The Federal Government’s hunt for trolls is on, faceless trolls who spread hate and anger online will be targeted by a raft of new legal measures that will force tech giants to identify perpetrators.
In a move to keep Australian’s safe online, Prime Minister Scott Morrison has announced a new bill that will strengthen defamation laws and come after anonymous trolls.
Prime Minister Morrison passionately took issue with the internet continuing to exist as some Wild West frontier where harmful and corrosive actions could take place without reprimand.
He said, “The rules that exist in the real world must exist in the digital and online world.”
So, under the proposed laws which are expected to be unveiled later this week, people who believe they have been defamed online would be able to obtain a court order that forces social media companies to reveal who is responsible for the creation of derogatory posts.
Should social media companies refuse to or be unable to identify the makers of defamatory posts, they would then be liable to pay victims defamation costs.
More specifically, social media companies would need to establish a complaints process, so that people could ask for content to be taken down if they felt like it was defamatory towards them. Upon review if the post is not taken down, users could then ask for the personal details of the person who posted the supposedly defamatory content.
At this point court orders can be made which force companies to release alleged trolls’ details thus opening avenues for complainants to sue for defamation.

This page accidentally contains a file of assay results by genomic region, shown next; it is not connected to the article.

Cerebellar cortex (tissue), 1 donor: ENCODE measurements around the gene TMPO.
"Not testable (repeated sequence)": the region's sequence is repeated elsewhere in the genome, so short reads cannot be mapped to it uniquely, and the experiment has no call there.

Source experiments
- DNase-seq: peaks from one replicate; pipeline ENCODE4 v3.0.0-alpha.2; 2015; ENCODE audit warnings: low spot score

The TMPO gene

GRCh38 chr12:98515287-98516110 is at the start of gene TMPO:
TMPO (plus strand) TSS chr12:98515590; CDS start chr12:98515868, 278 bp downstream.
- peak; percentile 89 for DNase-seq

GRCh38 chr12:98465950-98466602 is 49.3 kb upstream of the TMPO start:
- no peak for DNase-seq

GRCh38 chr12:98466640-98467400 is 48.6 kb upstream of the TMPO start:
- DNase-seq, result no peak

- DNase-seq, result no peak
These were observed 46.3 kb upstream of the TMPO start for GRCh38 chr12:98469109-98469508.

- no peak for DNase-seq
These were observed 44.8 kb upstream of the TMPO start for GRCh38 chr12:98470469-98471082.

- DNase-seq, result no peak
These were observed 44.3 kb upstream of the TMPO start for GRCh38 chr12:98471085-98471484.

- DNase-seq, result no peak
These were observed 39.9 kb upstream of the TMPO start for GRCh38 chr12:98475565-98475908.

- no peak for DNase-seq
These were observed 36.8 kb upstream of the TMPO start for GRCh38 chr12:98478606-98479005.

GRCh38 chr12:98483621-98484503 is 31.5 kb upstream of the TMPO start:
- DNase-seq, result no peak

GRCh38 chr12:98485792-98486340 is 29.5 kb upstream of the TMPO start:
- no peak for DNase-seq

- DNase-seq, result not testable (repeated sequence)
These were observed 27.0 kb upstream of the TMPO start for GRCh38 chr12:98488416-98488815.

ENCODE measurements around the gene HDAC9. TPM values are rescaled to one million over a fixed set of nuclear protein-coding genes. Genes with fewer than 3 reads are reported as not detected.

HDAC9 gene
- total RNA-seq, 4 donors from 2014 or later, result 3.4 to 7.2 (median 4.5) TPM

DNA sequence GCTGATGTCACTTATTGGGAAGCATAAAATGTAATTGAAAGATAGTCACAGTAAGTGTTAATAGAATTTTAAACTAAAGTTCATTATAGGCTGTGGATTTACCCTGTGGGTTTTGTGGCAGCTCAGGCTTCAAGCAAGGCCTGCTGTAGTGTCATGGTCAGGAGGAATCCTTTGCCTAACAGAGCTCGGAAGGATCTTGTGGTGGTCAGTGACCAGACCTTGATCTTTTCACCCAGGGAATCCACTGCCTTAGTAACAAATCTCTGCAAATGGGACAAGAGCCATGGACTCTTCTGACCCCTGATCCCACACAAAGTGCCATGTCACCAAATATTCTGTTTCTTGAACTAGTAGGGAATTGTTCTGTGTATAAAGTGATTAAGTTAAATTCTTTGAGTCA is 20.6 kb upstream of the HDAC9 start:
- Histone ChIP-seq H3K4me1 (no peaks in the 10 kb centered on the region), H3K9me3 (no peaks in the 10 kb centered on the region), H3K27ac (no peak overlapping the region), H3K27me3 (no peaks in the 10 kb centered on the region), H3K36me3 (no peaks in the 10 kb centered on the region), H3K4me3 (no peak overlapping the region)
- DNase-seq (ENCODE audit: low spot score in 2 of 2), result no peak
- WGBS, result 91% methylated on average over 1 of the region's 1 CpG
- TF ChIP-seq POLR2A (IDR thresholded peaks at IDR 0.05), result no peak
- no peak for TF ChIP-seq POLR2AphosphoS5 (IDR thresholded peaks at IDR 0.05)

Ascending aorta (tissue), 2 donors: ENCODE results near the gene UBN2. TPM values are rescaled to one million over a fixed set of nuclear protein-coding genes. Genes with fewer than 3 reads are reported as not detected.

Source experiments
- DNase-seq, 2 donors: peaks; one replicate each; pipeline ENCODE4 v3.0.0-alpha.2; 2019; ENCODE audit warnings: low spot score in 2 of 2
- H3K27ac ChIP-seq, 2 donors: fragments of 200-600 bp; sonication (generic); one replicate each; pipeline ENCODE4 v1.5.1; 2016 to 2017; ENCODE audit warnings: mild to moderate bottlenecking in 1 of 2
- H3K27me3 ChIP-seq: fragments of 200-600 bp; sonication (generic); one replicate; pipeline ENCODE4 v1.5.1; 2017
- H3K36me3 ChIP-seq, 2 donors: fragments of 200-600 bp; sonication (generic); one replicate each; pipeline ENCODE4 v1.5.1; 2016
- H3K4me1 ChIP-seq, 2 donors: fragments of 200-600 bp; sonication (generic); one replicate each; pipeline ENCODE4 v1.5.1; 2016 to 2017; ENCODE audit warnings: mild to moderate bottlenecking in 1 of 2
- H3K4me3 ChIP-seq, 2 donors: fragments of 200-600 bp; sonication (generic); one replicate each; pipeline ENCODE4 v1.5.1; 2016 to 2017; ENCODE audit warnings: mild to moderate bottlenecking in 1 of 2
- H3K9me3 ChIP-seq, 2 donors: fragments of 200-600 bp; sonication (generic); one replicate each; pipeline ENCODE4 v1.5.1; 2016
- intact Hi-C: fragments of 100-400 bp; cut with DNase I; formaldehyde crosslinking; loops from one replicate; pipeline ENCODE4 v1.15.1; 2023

However, confident that this is a counterintuitive misstep, Reset Australia believes the federal government’s plans to expose online trolls won’t resolve the scourge of hatefulness that’s become such commonplace online.
In a statement, Reset Australia’s executive director wrote, “The most pressing problem here is not trolls, it is the disproportionate reach of their content enabled by the algorithms of social media companies that prioritise sensational, outrageous and conspiratorial content – the form which defamatory content usually takes.”
“Forcing social media companies responsible for coughing up the identity of individuals does not hold the platforms accountable for their profit-making amplification that enables that content to go viral.”
Though as reported by The Guardian, cyberhate expert and author of the book Troll Hunting, Ginger Gorman, to the contrary said the legislation won’t do enough to combat online abuse.
“Overall, I’d say this is far too little too late – so much real harm has already been done. And this doesn’t go far enough,” Gorman said.
“The government must legislate a duty of care, so the public has to be kept safe by the platform. They are continually publishing egregious content and have no accountability for this.”
Despite facing some criticism, Prime Minister Morrison has stood firm on the Coalitions position saying that “Free speech is not being allowed to cowardly hide in your basement and sledge … and harass people anonymously and seek to destroy their lives.”
“That is cowardice — and there is no place for that in this country.”
Clemenger Group communications agency Porter Novelli has started 2022 with a new leadership structure, to reflect its growing consulting team and practice areas for its strong national client base. The structure will strengthen its footprint in Australia’s critical industry sectors while continuing to build deep specialisation in strategic communications, media, content and creative services. The […]
Just in time for his upcoming first title defence, Ultimate Fighting Championship’s Heavyweight Champion Francis Ngannou, the “Baddest Man on the Planet” becomes the first partner to join Jellysmack’s new Marquee Program. With this deal, brokered by CAA’s Justin Castillo and Marquel Martin with Jellysmack’s VP of Marquee Business, Aaron Godfred, Jellysmack will help the […]